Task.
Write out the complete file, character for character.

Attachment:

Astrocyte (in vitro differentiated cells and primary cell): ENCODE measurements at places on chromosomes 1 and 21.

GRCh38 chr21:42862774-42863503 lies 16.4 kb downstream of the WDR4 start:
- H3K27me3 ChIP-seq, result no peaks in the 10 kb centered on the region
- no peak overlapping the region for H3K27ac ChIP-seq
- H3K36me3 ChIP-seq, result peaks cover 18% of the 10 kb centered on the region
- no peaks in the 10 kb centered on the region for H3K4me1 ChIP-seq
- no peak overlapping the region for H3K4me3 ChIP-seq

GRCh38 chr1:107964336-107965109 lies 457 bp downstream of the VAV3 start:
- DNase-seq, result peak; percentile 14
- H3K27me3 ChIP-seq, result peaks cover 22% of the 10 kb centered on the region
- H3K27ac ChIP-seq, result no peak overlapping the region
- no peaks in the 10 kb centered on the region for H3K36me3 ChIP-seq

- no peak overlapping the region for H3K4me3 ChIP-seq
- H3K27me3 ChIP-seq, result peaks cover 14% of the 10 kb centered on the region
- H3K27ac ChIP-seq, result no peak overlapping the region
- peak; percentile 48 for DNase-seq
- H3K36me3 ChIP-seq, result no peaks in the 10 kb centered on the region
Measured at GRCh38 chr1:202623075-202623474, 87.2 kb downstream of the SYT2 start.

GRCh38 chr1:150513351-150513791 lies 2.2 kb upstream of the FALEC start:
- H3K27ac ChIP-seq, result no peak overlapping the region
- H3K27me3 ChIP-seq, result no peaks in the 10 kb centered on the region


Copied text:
Astrocyte (in vitro differentiated cells and primary cell): ENCODE measurements at places on chromosomes 1 and 21.

GRCh38 chr21:42862774-42863503 lies 16.4 kb downstream of the WDR4 start:
- H3K27me3 ChIP-seq, result no peaks in the 10 kb centered on the region
- no peak overlapping the region for H3K27ac ChIP-seq
- H3K36me3 ChIP-seq, result peaks cover 18% of the 10 kb centered on the region
- no peaks in the 10 kb centered on the region for H3K4me1 ChIP-seq
- no peak overlapping the region for H3K4me3 ChIP-seq

GRCh38 chr1:107964336-107965109 lies 457 bp downstream of the VAV3 start:
- DNase-seq, result peak; percentile 14
- H3K27me3 ChIP-seq, result peaks cover 22% of the 10 kb centered on the region
- H3K27ac ChIP-seq, result no peak overlapping the region
- no peaks in the 10 kb centered on the region for H3K36me3 ChIP-seq

- no peak overlapping the region for H3K4me3 ChIP-seq
- H3K27me3 ChIP-seq, result peaks cover 14% of the 10 kb centered on the region
- H3K27ac ChIP-seq, result no peak overlapping the region
- peak; percentile 48 for DNase-seq
- H3K36me3 ChIP-seq, result no peaks in the 10 kb centered on the region
Measured at GRCh38 chr1:202623075-202623474, 87.2 kb downstream of the SYT2 start.

GRCh38 chr1:150513351-150513791 lies 2.2 kb upstream of the FALEC start:
- H3K27ac ChIP-seq, result no peak overlapping the region
- H3K27me3 ChIP-seq, result no peaks in the 10 kb centered on the region